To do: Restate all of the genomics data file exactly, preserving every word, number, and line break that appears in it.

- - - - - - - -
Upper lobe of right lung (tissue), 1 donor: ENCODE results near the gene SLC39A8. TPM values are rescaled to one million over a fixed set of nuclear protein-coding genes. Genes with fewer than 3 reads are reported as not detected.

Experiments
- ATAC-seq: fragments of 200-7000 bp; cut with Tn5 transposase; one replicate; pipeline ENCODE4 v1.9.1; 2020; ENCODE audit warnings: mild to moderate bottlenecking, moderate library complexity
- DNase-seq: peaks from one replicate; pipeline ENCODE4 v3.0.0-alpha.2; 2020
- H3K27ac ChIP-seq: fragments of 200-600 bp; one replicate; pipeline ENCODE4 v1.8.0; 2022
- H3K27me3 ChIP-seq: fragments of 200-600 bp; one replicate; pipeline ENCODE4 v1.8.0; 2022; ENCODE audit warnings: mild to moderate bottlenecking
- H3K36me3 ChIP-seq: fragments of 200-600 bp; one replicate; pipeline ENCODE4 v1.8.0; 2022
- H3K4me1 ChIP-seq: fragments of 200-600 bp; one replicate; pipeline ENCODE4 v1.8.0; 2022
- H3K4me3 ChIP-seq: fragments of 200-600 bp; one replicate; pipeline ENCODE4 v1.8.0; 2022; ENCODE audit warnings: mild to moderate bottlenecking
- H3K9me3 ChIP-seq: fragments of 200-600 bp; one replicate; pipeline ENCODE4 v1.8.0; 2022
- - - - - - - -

Upper lobe of right lung (tissue), 1 donor: ENCODE results near the gene SLC39A8. TPM values are rescaled to one million over a fixed set of nuclear protein-coding genes. Genes with fewer than 3 reads are reported as not detected.

Experiments
- ATAC-seq: fragments of 200-7000 bp; cut with Tn5 transposase; one replicate; pipeline ENCODE4 v1.9.1; 2020; ENCODE audit warnings: mild to moderate bottlenecking, moderate library complexity
- DNase-seq: peaks from one replicate; pipeline ENCODE4 v3.0.0-alpha.2; 2020
- H3K27ac ChIP-seq: fragments of 200-600 bp; one replicate; pipeline ENCODE4 v1.8.0; 2022
- H3K27me3 ChIP-seq: fragments of 200-600 bp; one replicate; pipeline ENCODE4 v1.8.0; 2022; ENCODE audit warnings: mild to moderate bottlenecking
- H3K36me3 ChIP-seq: fragments of 200-600 bp; one replicate; pipeline ENCODE4 v1.8.0; 2022
- H3K4me1 ChIP-seq: fragments of 200-600 bp; one replicate; pipeline ENCODE4 v1.8.0; 2022
- H3K4me3 ChIP-seq: fragments of 200-600 bp; one replicate; pipeline ENCODE4 v1.8.0; 2022; ENCODE audit warnings: mild to moderate bottlenecking
- H3K9me3 ChIP-seq: fragments of 200-600 bp; one replicate; pipeline ENCODE4 v1.8.0; 2022